Preparing for a Post-Pandemic Economy – 2nd Half 2020 Market Outlook

According to World Meter tracking of coronavirus, we have passed 5 million cases of the infection, with over 350,000 death. Even then, we know these numbers are massively under-reported since many countries do not have the means to test much of their population. When we consider the expected deaths of select countries against actual deaths, we have anecdotal evidence that the death rate is as much as six or seven times above the historical average.

Image for illustrative purpose only.

Entire nations and regions are in various forms of lockdown, with restrictions on travel, gathering and businesses. This affects economic activities, and this is reflected in the balance sheets, the stock prices, and other indicators of economic strength, such unemployment reports, GDP, and debt to GDP. We are very much amidst a global recession, with many economies projected to contract for the year.

This economic slowdown on a massive scale has had a severe impact on several industries more than others. For example, oil wells were still pumping, partly due to the ill-timed spat between Saudi Arabia and Russia, leading to massive over-supply. This glut took up all available storage space, including FPSOs, and super tankers anchored at major ports. This affected the rollover of oil futures and options, leading to negative prices.

There have been major bankruptcy filings in the travel industry, the shale oil industry, and among airlines, leading to restructuring of debt. We should expect there to be more such filings for creditor protection, Of greater concern would be the default of sovereign bonds of petro-economies, such as Nigeria, Colombia and Venezuela. Even countries with better credit ratings such as Malaysia, Brazil and Saudi Arabia are to be viewed with concern. All these nations enacted budgets predicated on oil trading at US$60 and above. Oil is trading at the low to mid US$20s per barrel. We should expect a cascading sovereign debt default, shaking the market.

On a brighter note, we expect equities to recover as stimulus measure and quantitative easing in major markets take effect and put some optimism in the market. The Federal Reserve has slowed down their bond buyback, while the Treasury is considering issuing new debt, but the market is largely saturated. The US Government itself launched a US$2 trillion stimulus package, the biggest relief package in its history where Fed bought government debt of higher yield, injecting liquidity into the market.

Image for illustrative purpose only.

Putting aside the US, which still has to contend with the highest unemployment rate since the Great Depression peak of 1933, I expect a strong economic recovery to begin in the next 6 to 12 months, particularly in Asia and Europe. South America will still be buffeted by their inability to stem the pandemic due to lax public policy.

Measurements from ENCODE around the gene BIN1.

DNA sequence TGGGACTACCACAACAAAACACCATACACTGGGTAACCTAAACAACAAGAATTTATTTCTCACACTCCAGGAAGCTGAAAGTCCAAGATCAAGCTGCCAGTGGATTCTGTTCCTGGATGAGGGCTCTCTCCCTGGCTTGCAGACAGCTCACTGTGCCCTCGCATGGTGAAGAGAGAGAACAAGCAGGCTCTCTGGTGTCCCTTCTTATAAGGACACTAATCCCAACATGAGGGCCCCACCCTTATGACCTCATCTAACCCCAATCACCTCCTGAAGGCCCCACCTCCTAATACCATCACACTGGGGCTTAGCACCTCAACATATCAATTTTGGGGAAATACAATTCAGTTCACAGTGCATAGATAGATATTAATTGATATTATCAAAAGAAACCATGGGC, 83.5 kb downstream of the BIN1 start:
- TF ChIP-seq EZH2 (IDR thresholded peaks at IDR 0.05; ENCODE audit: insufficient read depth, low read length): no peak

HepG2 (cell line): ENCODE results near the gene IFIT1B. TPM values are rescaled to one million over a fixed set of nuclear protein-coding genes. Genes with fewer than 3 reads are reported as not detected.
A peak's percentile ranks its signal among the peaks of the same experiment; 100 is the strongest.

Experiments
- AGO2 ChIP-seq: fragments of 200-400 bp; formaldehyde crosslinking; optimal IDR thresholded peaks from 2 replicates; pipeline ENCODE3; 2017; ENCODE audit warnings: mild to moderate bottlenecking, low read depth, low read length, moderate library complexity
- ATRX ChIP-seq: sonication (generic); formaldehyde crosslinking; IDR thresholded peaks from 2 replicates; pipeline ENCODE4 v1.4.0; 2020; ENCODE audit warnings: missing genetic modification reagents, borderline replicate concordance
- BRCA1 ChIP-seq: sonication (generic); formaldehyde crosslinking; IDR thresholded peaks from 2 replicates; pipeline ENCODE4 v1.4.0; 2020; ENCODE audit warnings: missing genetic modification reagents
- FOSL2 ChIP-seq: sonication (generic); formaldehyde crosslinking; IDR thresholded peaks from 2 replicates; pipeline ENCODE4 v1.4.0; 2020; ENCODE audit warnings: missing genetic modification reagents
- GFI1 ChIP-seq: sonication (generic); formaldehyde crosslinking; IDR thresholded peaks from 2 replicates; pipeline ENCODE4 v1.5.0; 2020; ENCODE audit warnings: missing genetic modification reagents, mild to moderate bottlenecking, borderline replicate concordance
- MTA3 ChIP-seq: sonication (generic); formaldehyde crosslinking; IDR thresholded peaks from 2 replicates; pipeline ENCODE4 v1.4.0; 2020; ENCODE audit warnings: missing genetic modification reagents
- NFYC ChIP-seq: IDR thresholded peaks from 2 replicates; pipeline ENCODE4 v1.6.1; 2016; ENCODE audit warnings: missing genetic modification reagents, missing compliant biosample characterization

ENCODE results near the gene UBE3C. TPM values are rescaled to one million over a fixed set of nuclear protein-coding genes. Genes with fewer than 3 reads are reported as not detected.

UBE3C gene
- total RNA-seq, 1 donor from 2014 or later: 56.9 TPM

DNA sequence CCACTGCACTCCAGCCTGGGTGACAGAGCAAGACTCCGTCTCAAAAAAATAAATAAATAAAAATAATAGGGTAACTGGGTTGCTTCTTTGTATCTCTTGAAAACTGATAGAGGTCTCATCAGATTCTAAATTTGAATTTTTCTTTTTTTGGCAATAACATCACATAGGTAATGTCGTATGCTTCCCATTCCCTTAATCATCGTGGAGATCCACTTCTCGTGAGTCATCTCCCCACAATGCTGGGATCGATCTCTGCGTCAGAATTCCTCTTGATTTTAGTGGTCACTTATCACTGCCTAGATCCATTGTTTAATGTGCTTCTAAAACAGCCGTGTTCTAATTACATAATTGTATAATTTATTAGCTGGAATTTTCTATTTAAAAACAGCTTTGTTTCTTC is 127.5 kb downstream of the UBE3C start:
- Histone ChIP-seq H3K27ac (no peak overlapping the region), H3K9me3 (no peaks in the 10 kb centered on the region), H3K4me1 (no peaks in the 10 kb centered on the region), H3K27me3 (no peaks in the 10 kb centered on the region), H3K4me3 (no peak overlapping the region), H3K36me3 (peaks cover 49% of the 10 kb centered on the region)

By the end of June, global GDP is expected to drop by 6% in the first half of 2020. We are looking at a long U recover, meaning that we are looking at mid-2021, at the earliest, before the economy returns to pre-pandemic levels. It may well be 2022 before we see a full recovery. The glut in bonds means that interest rates will remain low, with plenty of cheap credit available, but not enough businesses to take full advantage. Now would be a good time to lean heavily into select bonds because their yield will increase in time as the market balances out.

In general, market sentiment will drive the increase in equities, which is why the market is out of sync with the economy. There will be periods of strong rebound followed by correction as we go through cycles of opening up and lockdown with the waves of new infections. This will likely continue until we have a viable, widely available vaccine. Now is a good time to take up position in counters we expect growth in, such as light manufacturing and online retail.

Whilst a lot of analysts advocate a strong preference for the US market due to the strong policy response, I feel that this is dictated by sentiment. I expect the US to lag behind the EU and Asia in recovery because their pandemic response is inadequate, the jobs report is concerning, and the we have to contend with a contentious American presidential elections. I am betting on Donald John Trump’s administration self-sabotaging.

Asia, excluding Japan, is expected to recover the quickest. It is still the most dynamic region, with a lot of light manufacturing in place to take advantage of the need for PPEs, ventilators, and associated equipment. As the first region hit, it is also expected to be the first region to recover.

Terence Kenneth John Nunis

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